Katherine:

Mm-hmm. But then, there’s also the issue of patients being willing and able to travel a distance to a teaching university where a clinical trial might be happening.  

Dr. Fleischman:

Correct, yes. And I think that, for some clinical trials, when the protocol is made, understanding that trying to minimize the trips to the actual site, and working the protocols, working some sort of wiggle room in the protocol, such that lots of stuff, or hopefully, lots of stuff, can be done remotely. But sometimes, it’s just not possible.  

Katherine:

Yeah. I’d like to turn our conversation to health disparities, Dr. Fleischman. Based on American history, some people believe that they won’t receive equitable or safe care if they participate in a trial. 

How can you reassure those people who are concerned they’ll be treated fairly? 

Dr. Fleischman:

Now, I think that this is a very important point, and something that there’s been a lot of emphasis, to try to improve diversity in clinical trials, because our American population is quite diverse. However, the participants that, in general, participate in clinical trials are, unfortunately, still have not a very diverse population in our clinical trials. 

I think what we need to first start doing is education, to reach out to underrepresented communities, to start to build the trust amongst these communities, to tell them about the value of clinical trials. And I think it’s going to take some time to build trust first, because it does take quite a bit of trust to participate in the clinical trial. 

But I don’t have a great answer for that, other than, we need to work hard to, first, build trust, and then, I think the diversity will come. 

Katherine:

Mm-hmm. How does holding on to some of these beliefs lead to limitations in care and create disparities? 

Dr. Fleischman:

So, and rightfully so, if a patient is scared, or has some reservations of participating in a clinical trial, they may – that’s offered to them, that they provide them with, potentially, something better than standard of care. They may be missing out on a potential opportunity. 

Also, potentially, if a patient, if they’re asked about a clinical trial and they have a negative connotation about them, they may lose trust with their physician, if they say, oh, my physician is asking me to participate in a clinical trial. 

This means that they’re thinking of me as an experiment, and maybe they’re not really thinking of me as patient. And so, they may not have that trust with their physician, and so, may not be as open, in terms of communication, with their physician.  

I think it all boils down to trust, and as physicians, we need to demonstrate that we are worthy of the patient’s trust, and we really are ingrained in us to treat every patient the same. I mean, that’s what our oath is. That’s what we’re supposed to do, and I think that the vast majority of patients, they have, ethically, are treating patients exactly the same, regardless of their circumstances.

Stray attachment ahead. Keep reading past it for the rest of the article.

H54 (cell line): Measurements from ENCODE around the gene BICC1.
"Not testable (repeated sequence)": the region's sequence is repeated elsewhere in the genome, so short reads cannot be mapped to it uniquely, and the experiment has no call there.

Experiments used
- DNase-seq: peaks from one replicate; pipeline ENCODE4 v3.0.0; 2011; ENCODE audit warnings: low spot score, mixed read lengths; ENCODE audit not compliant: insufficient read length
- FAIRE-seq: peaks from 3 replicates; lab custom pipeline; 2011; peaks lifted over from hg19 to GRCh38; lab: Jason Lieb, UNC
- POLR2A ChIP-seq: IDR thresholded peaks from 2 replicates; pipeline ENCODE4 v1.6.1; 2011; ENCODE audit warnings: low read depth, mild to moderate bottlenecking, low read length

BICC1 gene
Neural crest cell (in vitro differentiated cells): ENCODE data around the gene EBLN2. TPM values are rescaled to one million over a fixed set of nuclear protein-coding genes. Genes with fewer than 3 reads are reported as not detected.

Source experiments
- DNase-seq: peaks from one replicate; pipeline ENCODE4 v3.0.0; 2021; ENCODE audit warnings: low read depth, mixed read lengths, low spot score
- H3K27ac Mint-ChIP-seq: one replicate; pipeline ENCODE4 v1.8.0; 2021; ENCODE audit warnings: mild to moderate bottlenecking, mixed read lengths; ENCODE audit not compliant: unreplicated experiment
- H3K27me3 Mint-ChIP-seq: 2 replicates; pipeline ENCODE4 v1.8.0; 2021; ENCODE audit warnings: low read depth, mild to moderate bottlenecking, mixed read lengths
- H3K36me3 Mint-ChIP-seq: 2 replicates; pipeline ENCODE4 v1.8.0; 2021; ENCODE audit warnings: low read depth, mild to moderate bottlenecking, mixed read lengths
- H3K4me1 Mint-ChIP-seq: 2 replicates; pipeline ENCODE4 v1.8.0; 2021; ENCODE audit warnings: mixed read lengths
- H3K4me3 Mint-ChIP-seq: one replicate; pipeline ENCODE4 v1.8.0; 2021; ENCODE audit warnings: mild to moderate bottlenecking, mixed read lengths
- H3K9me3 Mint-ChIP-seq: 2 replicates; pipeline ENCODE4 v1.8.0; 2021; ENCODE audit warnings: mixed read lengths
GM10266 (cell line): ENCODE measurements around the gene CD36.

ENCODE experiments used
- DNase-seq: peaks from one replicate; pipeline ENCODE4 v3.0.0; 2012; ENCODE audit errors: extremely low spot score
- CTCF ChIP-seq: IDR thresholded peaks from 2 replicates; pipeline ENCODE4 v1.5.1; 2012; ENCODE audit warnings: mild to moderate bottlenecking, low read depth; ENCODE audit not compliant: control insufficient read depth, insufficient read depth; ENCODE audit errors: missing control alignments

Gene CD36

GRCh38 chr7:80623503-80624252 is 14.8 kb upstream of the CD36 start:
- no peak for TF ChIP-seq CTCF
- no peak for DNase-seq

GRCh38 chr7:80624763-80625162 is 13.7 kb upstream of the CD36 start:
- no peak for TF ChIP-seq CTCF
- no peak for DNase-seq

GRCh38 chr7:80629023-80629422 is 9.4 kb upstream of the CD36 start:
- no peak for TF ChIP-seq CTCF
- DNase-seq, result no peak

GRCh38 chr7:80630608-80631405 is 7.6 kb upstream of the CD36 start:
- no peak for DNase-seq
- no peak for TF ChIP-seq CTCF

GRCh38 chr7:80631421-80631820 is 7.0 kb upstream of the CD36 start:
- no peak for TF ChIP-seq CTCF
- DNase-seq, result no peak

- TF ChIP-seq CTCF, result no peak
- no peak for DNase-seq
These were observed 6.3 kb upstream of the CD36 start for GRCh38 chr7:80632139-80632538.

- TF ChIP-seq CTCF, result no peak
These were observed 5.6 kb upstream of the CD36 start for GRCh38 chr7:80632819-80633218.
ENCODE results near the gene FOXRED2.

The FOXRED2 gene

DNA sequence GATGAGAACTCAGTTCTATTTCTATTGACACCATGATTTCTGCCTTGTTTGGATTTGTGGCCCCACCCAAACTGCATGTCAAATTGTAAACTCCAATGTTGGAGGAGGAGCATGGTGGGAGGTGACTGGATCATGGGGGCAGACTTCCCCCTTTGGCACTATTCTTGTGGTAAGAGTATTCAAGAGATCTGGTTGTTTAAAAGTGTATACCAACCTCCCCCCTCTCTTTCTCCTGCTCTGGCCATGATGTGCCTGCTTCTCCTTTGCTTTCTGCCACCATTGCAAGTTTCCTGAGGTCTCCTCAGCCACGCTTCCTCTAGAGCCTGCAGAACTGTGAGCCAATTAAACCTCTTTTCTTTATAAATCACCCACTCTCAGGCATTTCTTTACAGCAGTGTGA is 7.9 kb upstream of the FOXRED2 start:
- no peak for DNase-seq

Katherine:

Yeah. Health equity means that no matter what a patient’s circumstances, whether it be race, income issues, lack of education, that they should have access to the best care. What is being done by the medical community to address this issue? 

Dr. Fleischman:

So, yes, this is a significant issue, and in particular, with myeloproliferative neoplasms, in whom there are lots of oral drugs – or with interferons, it’s injectable, but you get the prescription, and you give it to yourself – that there can be quite high copays, in some cases, exorbitant amounts, which, really, are not able to be paid for by the vast majority of people. 

So, many companies do have copay assistance programs. Also, foundations have copay assistance programs. So, I think that is, at least, one step in trying to make things more equitable, to get people who need a drug, their drug, at a very reasonable cost. Again, it does take some time, some legwork on the part of the patient, to seek out these programs, or to find an advocate for themselves to seek out these programs for them. 

Katherine:

Yeah. Would a healthcare team be part of that process, though? Would they be able to help the patient? 

Dr. Fleischman:

They will be able to help the patient in terms of saying, “Hey, there’s this program for this drug. Why don’t we fill out the form together?” Or, “Why don’t you call this,” you know. Many times, the patient needs to initiate the process. So, I think the healthcare team can sort of guide the patient in saying, this is what’s available, we can help. We can fill out our portion of the form, you fill out your portion of the form. But no, it does need to be – the patient needs to be an active participant in seeking out the support.